Then, personified in one teenager, a new form of music turned everything upside down.
One day in 1953, Presley walked into a Memphis studio and paid $4 to record his first two songs as a birthday present for his mother: My Happiness and That's When Your Heartaches Begin. The studio's owner, Sam Phillips, vaguely intrigued by something in the young truck driver's mien and voice, invited him to practice with some local musicians who used the studio as their home base.
CRUCIAL FUSION. A few months later Phillips' Sam Records released, fittingly enough given what Presley would do to synthesize country and blues influences into rock, a 45-rpm record with Presley's version of a blues song on one side -- That's All Right -- and a popular country tune on the other, Blue Moon of Kentucky. The youngster's ability to fuse a white country sound and a black blues sound struck everyone in Memphis and its environs as something totally unique. The record sold 20,000 copies in a few weeks, and Presley was invited to appear at the Grand Ole Opry. The King's career was launched.
With Phillips as his mentor in 1954 and 1955, Presley mixed his country, R&B, and gospel influences and continued to forge a new sound by applying traditionally country-music instrumentation -- defined by a heavy use of guitars -- to blues and R&B sounds by black artists. He wasn't the very first or the only one doing it, of course. But, in the mid-1950s, it was his charismatically sneering and sexually suggestive act that would click with teenagers the world over.
By 1956, Presley had changed everything. In that year alone, Presley y magically reinterpreted music that had been done by other musicians, including Heartbreak Hotel, Don't Be Cruel, Hound Dog, Blue Suede Shoes, and Love Me Tender. The appearance of Elvis "The Pelvis" on The Ed Sullivan Show, where CBS decided to show him just from the waist up, scandalized millions of parents all over the country, while enthralling their kids.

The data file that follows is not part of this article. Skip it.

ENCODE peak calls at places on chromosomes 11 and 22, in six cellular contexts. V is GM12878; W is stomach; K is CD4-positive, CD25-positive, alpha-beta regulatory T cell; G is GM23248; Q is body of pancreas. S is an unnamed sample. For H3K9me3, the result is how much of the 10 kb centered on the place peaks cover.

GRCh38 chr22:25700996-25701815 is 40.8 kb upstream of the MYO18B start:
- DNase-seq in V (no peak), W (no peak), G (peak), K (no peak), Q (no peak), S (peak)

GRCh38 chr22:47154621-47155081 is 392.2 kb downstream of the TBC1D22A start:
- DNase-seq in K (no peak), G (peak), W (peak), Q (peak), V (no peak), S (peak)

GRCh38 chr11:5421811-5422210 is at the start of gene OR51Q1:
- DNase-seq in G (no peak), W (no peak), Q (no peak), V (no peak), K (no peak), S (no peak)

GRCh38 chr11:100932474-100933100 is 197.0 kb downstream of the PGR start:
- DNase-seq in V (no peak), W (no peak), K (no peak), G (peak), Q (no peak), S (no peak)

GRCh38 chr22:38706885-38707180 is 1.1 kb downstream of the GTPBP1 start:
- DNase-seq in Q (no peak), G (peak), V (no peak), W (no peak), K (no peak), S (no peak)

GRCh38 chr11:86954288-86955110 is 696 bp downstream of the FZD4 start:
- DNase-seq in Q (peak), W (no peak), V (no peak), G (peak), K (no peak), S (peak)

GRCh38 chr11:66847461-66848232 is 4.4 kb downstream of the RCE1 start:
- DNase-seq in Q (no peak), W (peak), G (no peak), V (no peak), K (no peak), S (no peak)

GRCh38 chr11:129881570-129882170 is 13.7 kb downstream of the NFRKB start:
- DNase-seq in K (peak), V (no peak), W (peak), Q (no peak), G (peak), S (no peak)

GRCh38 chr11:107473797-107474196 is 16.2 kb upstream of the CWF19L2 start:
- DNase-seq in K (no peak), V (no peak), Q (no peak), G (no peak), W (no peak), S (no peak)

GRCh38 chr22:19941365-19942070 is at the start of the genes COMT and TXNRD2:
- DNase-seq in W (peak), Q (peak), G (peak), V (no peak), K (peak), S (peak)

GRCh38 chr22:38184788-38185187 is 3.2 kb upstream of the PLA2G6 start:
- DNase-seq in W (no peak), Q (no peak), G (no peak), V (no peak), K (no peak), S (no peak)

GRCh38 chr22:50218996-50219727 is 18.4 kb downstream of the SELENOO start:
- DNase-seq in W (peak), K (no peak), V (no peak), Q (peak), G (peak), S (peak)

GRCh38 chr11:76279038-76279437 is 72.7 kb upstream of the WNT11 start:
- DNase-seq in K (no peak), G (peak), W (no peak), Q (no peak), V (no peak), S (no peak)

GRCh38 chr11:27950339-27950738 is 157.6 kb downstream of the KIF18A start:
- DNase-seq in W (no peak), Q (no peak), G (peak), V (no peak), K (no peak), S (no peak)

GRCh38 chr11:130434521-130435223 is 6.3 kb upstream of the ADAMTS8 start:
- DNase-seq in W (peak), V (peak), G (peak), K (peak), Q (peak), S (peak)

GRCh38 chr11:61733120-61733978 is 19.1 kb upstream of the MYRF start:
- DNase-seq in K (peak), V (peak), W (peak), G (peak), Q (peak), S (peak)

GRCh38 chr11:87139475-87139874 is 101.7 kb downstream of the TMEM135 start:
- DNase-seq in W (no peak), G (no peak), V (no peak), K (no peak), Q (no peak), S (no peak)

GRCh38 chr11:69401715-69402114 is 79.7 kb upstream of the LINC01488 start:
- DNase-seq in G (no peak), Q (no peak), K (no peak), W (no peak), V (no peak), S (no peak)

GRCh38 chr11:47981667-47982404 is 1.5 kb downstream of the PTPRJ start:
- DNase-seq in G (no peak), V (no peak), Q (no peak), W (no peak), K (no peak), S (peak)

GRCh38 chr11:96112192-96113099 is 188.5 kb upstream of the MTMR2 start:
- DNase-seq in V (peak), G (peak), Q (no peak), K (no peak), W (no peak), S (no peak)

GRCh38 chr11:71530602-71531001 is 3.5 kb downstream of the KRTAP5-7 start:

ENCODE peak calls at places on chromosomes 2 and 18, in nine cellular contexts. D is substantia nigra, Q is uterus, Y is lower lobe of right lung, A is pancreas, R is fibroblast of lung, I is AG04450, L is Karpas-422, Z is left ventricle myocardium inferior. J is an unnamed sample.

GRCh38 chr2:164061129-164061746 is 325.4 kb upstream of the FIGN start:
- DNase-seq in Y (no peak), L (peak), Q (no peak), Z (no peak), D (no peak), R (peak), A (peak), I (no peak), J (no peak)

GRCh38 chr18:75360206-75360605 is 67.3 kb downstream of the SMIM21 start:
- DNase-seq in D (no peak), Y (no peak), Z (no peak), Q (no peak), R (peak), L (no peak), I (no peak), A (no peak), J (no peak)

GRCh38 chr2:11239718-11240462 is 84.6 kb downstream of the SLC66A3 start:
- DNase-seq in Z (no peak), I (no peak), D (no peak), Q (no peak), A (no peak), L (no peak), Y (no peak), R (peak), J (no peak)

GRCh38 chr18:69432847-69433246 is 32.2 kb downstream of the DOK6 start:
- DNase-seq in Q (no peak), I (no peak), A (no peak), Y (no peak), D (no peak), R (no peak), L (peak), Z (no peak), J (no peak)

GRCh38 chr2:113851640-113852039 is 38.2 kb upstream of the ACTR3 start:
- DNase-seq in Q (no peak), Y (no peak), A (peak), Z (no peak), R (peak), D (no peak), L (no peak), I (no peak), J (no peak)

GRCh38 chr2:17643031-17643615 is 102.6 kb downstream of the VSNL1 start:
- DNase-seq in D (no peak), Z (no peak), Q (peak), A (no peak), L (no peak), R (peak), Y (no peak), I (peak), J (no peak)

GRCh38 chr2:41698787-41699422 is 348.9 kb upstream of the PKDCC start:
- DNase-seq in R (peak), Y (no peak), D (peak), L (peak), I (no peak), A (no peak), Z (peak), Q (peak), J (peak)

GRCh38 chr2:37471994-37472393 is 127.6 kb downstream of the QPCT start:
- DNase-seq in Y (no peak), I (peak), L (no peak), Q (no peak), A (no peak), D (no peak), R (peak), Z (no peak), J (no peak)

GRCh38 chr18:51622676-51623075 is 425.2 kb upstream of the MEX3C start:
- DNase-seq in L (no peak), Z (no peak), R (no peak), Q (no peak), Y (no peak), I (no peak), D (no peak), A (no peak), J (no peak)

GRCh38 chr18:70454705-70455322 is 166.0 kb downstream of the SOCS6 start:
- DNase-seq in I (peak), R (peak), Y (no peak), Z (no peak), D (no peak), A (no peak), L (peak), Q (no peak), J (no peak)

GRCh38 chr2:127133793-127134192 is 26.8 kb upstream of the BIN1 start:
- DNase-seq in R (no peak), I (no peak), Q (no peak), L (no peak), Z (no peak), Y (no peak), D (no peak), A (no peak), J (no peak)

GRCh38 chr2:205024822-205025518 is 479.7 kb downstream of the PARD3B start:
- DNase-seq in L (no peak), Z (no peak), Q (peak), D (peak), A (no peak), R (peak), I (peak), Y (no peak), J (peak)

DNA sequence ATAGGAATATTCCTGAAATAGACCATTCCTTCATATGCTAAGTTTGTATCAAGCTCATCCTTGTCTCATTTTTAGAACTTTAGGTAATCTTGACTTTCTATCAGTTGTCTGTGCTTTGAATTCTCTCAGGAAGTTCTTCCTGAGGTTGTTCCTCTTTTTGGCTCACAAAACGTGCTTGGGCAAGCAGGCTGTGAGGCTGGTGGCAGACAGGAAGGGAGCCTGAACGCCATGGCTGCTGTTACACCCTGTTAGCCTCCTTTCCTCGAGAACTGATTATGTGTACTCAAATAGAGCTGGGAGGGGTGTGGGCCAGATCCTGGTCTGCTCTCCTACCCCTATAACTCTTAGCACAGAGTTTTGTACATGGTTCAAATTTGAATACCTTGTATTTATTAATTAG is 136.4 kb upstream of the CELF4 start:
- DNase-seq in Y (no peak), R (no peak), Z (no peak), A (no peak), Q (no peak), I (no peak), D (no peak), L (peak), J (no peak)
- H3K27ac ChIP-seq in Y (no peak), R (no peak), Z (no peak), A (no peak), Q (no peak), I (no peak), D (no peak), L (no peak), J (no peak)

STILL THE BIGGEST. The conventional wisdom regarding Presley's singular role in popularizing rock 'n' roll is that he made black music palatable to a young white audience: Take some old blues records, mix with a nice profile, sideburns, a soulful voice, some pelvic gyrations, and, voila -- rock 'n' roll. But it wasn't that simple. "What he actually did was take 'black' music and 'white' music and transform them into this third thing, which ended up being rock," says Greg Drew, a New York City-based voice coach whose clients include Lenny Kravits, Avril Lavigne, and Corey Glover.
The story of Presley's meteoric rise and calamitous fall rivals any on the American cultural landscape. The first person to become what we know now as a rock star, he arguably still remains the biggest one of all time. While he didn't go on to sell as many total albums as the Beatles and several other artists, his American record sales earned the King 52 gold records, still a record.
And he remains astoundingly underrated for his ability to sing anything, anytime, anywhere. "No one sang so many different kinds of music as well as he sang them at such a high level for such a long time -- rock, gospel, country, standards," says Drew. "Can you imagine Bruce Springsteen or Bono or Michael Stipe winning a Grammy for singing gospel music?"